On Monday, as George W. Bush prepared to give a dinner for Jacques Chirac at the U.S. ambassador's residence in Brussels, Le Monde published a long 2,000-word investigative account exploring how France and the U.S. went about mending fences after their tempestuous differences over Iraq.  --  Pressing circumstances, rather than fundamental views, have forced the two leaders to look for ways to work together, it would seem....

[Translated from Le Monde (Paris)]



By Corinne Lesnes et Claire Tréan

** From Abidjan to Baghdad by way of Paris, what's beneath the new Franco-American deal **

Le Monde (Paris)
February 21, 2005


June 2004: On the eve of the sixtieth anniversary of the Allied landing in Normandy, George W. Bush, who says he appreciates it when people speak frankly to him, the way Jacques Chirac does, promised to invite his French counterpart to "come and see the cows" on his ranch in Crawford, Texas. Today, if George Bush has still not fulfilled his promise to introduce American cows to the French president, their meeting in Brussels on Monday, Feb. 21, does seem to be opening a new chapter in the relationship between the two men.

Certainly, there have already been, since the intervention in Iraq in the spring of 2003, handshakes and public smiles, and on each side they've always asserted that the disagreements of a moment have no effect on the "historic friendship between two countries." Meeting up again in Brussels thus encourages a certain feeling of "déjà vu," tinged with skepticism.

That's because it's not so easy to go from inciting "French-bashing" (in vogue these past few years in the United States) to advertised familiarity with someone who was sometimes considered, in the White House, as a traitor, or in any case as the most troublesome of the European allies. There were a few preliminary steps. The main one? The decision made in Washington to change its policy toward Europe. That implied warming up to Paris, thanks to the general review that has taken place at the beginning of the second presidential term. The Brussels dinner on Monday, Feb. 21, should thus be, this time for real, the first page of a Franco-American "new chapter."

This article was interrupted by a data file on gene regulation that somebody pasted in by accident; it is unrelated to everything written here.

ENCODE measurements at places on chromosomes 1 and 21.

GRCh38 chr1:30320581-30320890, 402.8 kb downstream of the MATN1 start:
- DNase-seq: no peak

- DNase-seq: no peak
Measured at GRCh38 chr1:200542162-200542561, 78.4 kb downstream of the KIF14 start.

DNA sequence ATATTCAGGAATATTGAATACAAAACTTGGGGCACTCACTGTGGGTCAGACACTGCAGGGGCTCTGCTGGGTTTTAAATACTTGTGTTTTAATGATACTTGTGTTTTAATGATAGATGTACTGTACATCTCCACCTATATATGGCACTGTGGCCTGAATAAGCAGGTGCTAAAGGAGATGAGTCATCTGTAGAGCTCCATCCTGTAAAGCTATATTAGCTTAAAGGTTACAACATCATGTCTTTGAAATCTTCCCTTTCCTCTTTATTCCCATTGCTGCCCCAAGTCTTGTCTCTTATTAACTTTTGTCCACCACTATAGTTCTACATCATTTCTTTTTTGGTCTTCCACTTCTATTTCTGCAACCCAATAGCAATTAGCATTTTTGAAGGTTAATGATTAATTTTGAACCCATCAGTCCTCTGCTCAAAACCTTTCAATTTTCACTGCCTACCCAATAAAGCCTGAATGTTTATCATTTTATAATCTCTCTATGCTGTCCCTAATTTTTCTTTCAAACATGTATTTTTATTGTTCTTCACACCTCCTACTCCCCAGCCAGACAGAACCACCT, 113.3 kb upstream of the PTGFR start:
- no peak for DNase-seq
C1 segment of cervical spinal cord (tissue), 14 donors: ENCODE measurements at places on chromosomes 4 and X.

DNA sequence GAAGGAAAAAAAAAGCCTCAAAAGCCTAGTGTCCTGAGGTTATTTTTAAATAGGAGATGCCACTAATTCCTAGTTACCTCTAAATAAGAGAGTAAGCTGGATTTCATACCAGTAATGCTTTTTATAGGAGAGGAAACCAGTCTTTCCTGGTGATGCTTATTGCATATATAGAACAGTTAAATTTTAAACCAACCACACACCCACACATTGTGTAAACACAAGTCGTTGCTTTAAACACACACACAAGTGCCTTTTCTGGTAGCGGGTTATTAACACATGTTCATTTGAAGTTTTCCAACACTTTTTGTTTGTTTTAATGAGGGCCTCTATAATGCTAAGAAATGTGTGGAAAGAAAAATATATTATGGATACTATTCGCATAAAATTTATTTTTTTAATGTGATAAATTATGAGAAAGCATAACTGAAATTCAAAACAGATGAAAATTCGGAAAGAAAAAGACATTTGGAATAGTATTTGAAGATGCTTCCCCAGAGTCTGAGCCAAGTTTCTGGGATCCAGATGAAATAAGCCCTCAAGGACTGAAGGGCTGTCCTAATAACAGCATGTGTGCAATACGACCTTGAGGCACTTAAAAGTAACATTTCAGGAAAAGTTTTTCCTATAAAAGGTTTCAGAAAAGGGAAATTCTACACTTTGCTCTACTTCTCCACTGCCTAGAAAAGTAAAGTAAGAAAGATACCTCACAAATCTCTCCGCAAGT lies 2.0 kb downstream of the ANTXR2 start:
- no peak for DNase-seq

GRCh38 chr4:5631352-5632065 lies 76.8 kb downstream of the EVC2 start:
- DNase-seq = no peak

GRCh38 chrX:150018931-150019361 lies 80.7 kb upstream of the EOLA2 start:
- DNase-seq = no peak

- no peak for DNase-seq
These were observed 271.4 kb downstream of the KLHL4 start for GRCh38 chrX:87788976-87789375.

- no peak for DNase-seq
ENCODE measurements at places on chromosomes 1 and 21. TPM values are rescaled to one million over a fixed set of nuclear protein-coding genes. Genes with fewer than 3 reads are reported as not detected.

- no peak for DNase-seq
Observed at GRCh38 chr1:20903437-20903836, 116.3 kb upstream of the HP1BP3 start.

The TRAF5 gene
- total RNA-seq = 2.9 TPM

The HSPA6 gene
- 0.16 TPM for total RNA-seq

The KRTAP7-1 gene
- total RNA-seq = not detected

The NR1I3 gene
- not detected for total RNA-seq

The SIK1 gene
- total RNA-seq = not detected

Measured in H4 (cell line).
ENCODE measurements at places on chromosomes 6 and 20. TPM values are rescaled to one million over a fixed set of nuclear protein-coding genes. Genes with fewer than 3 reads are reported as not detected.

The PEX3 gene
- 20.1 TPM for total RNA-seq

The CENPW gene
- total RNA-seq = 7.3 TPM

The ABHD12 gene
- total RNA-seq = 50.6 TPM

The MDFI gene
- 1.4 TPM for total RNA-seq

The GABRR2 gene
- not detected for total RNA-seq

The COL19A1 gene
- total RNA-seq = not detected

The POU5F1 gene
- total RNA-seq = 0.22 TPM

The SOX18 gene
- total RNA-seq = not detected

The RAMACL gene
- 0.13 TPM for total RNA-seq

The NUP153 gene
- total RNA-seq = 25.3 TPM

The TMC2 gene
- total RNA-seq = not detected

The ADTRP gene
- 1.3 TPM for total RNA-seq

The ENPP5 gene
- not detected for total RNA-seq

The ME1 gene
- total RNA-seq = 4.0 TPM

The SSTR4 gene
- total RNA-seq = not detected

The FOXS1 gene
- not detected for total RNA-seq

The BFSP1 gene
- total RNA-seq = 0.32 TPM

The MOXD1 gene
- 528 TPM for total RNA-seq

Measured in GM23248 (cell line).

The enveloping cordiality of Jacques Chirac is altogether capable of overcoming the disagreements of the moment and wrapping itself around the American president. If the somewhat forced jokes of the latter aren't found very amusing at the Élysée, Jacques Chirac does show that he has no dislike for the Texan side of his counterpart. "The Bush-Chirac relationship is not so bad," says a White House adviser. "They're both at ease in social situations. But as soon as they talked about Iraq, it was awful."

On the American side, they're hoping that the French president will know how to strike the right tone. "Chirac has a 'this is a subject I know all about, I've been in this business for fifty years' way about him that's annoying," an American official confides. "We have to find a way of making Bush understand that without seeming to say so." The change in attitude of one toward the other is much more due to Washington than to Paris. For France has been trying for a long time to resume mutually beneficial cooperation with Washington -- and it has succeeded, in certain arenas, with respect to many matters of common interest.

What remains is to eliminate from the relationship the outright defiance, at least, if not the mistrust, to purge the relationship of efforts to get revenge, to avoid squabbles over Iraq. The major effort that France has accepted making on the Iraqi debt is recognized today by the Americans, who have stopped demanding some military engagement. Even if the Jan. 30 elections in Iraq didn't mark the end of the story, they've helped "put reset the counter at zero" on that subject, a French diplomat notes.

What has changed is not the political convictions of the two presidents, their antagonistic conceptions of international relations. "At bottom, policies have not changed," says a French official, "it's circumstances that have changed." George Bush was reelected in November 2004 for four years. His policies were broadly endorsed by his fellow citizens, and Mr. Bush believes that. So there's no reason for him to change and no alternative except to deal with that. But the American president is not giving his policies the warlike turn they took during his first term. He intends to pursue them through other means, particularly, to judge by his recent statements, through cooperation with the European Union.